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    Will you gain weight if you quit smoking?

    Probably. Four out of five quitters gain some weight—4 pounds to 10 pounds each, on average. The good news, however, is that quitters usually do get back to a normal weight, especially when the focus is on stopping smoking first.

    Should you put off quitting in order to keep off unhealthy extra pounds?

    Nope. The science is unequivocal: "There’s no question that any weight gain is preferable to continuing to smoke," says Kenneth A. Perkins, PhD, professor of psychiatry at the University of Pittsburgh. Emily Rubin, RD, of the Digestive Disease Institute at Thomas Jefferson University Hospital in Philadelphia, agrees. "You’d have to gain 100 pounds to have the same health risks that a pack-a-day cigarette habit would give you," she says.

    Why do quitters usually gain weight?
    Smokers develop a lifestyle that revolves around smoking rather than eating or exercising. But it’s also true that smoking helps you keep your weight down (if at great cost to your heart and other organs, not to mention your appearance and smell). As a smoker, your body gets used to these facts:

      Smoking burns calories. Smoking elevates your heart rate and increases your metabolism, when you quit, you burn about 100 fewer calories a day. After quitting, it can take weeks or even months for your metabolism to rebound.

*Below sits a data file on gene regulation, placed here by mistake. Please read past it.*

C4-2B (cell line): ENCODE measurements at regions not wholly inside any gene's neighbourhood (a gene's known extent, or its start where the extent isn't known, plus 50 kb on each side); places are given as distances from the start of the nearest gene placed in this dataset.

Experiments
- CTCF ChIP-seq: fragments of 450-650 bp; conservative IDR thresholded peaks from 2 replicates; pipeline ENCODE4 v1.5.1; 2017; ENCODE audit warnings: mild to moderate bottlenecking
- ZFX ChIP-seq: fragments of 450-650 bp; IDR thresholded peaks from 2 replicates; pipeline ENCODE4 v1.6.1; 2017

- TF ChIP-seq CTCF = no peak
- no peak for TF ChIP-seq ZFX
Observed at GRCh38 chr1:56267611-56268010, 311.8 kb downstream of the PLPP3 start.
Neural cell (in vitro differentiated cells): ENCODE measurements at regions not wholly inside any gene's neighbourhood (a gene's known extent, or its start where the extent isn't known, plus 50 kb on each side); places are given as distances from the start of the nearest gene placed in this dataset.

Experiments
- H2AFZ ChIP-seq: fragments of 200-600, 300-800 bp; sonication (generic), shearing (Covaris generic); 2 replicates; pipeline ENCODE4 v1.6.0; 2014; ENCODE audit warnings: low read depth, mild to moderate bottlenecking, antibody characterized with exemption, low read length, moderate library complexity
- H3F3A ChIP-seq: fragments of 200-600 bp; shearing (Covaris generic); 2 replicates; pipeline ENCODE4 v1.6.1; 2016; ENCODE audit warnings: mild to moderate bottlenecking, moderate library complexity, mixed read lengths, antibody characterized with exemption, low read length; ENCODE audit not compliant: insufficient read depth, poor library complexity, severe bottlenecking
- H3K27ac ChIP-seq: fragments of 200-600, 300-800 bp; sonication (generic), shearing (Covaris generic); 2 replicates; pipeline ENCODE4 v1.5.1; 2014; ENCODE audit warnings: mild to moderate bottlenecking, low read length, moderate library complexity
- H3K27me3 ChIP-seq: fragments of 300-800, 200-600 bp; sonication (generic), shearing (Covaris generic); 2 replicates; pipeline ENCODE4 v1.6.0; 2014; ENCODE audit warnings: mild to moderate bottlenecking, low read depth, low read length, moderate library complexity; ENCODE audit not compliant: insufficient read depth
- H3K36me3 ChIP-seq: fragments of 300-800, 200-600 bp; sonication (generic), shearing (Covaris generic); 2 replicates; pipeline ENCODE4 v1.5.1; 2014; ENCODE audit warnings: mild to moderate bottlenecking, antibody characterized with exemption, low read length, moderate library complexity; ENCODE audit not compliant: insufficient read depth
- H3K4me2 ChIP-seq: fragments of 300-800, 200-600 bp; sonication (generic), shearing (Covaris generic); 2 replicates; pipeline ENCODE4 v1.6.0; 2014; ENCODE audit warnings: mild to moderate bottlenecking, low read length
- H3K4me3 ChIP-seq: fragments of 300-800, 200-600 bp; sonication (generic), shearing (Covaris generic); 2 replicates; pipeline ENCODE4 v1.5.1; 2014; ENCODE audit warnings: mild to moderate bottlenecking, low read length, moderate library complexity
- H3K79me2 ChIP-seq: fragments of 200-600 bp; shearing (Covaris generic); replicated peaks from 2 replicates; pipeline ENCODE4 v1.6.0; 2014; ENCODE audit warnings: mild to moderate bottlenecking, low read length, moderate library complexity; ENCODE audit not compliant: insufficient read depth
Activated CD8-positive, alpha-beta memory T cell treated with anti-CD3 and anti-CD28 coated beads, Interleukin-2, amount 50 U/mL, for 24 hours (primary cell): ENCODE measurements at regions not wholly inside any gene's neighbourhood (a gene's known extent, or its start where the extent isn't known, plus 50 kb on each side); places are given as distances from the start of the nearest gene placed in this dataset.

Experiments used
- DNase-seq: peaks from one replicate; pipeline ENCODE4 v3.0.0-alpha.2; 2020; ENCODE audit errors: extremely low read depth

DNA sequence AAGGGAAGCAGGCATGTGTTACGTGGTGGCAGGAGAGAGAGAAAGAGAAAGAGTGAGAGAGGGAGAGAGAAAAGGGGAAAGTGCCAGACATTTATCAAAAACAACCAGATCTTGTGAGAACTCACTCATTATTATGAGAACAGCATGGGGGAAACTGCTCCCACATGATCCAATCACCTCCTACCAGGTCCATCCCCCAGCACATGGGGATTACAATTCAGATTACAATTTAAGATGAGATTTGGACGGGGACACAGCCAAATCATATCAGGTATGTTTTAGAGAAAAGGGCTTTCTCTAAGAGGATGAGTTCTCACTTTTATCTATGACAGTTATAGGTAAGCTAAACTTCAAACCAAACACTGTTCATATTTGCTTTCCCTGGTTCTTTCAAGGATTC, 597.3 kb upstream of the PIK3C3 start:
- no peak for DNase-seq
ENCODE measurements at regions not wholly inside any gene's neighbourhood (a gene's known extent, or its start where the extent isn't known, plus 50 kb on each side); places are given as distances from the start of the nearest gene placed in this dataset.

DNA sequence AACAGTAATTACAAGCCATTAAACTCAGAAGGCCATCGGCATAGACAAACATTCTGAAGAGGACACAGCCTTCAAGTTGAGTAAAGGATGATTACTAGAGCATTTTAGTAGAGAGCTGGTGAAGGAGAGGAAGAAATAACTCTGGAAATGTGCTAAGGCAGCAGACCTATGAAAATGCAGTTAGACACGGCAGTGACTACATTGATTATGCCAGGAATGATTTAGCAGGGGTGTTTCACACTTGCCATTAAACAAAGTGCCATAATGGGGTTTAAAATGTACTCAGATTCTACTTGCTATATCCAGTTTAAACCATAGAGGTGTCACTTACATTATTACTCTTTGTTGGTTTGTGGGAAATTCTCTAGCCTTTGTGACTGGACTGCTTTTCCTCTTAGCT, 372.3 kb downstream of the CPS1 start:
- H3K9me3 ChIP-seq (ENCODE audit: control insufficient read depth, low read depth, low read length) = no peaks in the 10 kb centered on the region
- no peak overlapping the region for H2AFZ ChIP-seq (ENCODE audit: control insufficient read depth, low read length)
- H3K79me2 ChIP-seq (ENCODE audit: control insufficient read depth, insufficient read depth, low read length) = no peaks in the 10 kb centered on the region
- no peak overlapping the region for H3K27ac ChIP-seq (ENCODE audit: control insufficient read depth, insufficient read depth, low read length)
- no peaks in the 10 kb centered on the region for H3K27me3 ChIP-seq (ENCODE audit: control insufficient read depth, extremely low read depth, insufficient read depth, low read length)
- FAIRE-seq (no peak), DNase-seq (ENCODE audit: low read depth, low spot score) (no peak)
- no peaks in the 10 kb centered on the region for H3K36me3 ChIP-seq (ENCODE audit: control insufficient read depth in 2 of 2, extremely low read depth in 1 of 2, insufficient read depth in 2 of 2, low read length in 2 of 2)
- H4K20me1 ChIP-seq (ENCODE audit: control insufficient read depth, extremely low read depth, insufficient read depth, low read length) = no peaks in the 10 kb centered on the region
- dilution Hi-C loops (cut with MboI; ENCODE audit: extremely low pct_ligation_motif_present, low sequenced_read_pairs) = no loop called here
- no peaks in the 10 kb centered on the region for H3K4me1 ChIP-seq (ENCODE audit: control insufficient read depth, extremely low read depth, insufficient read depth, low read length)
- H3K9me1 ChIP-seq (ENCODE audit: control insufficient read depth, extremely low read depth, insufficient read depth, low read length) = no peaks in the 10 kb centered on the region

Smoking suppresses hunger. Nicotine causes the liver to release glycogen, which raises your blood-sugar level slightly and suppresses appetite. Until your metabolism adjusts, expect to gain about a pound a week.

      Smoking makes you feel good. Nicotine increases the levels of dopamine (a chemical associated with pleasure) in the brain. High-calorie treats, such as candy and cookies, produce much the same effect, so after quitting, you may be tempted to replace cigarettes with food. Alcohol boosts dopamine levels as well, and studies show that alcohol use tends to increase after quitting. This mechanism may explain why bupropion (Zyban), an antidepressant that works on the brain’s dopamine system, has shown to be helpful for smoking cessation.

      Smoking gives you something to do with your mouth and hands. Eating does the same—and makes you feel less deprived by your decision to quit.

      Smoking dulls your taste buds. After you quit, food begins to taste and smell better, so you may find yourself wanting to eat more.

      Smoking is reliable when other things are not. People use both cigarettes and food as a way to deal with boredom or stress, as a reward, or as a crutch in social situations.

      Don’t think about your weight so much Experts recommend focusing on the quitting process first and getting to the matter of your weight later on. "If you’re dieting while you’re trying to quit, there’s too much deprivation going on," says Perkins. Obsessing about keeping weight off while attempting to quit may even be counterproductive—on both fronts.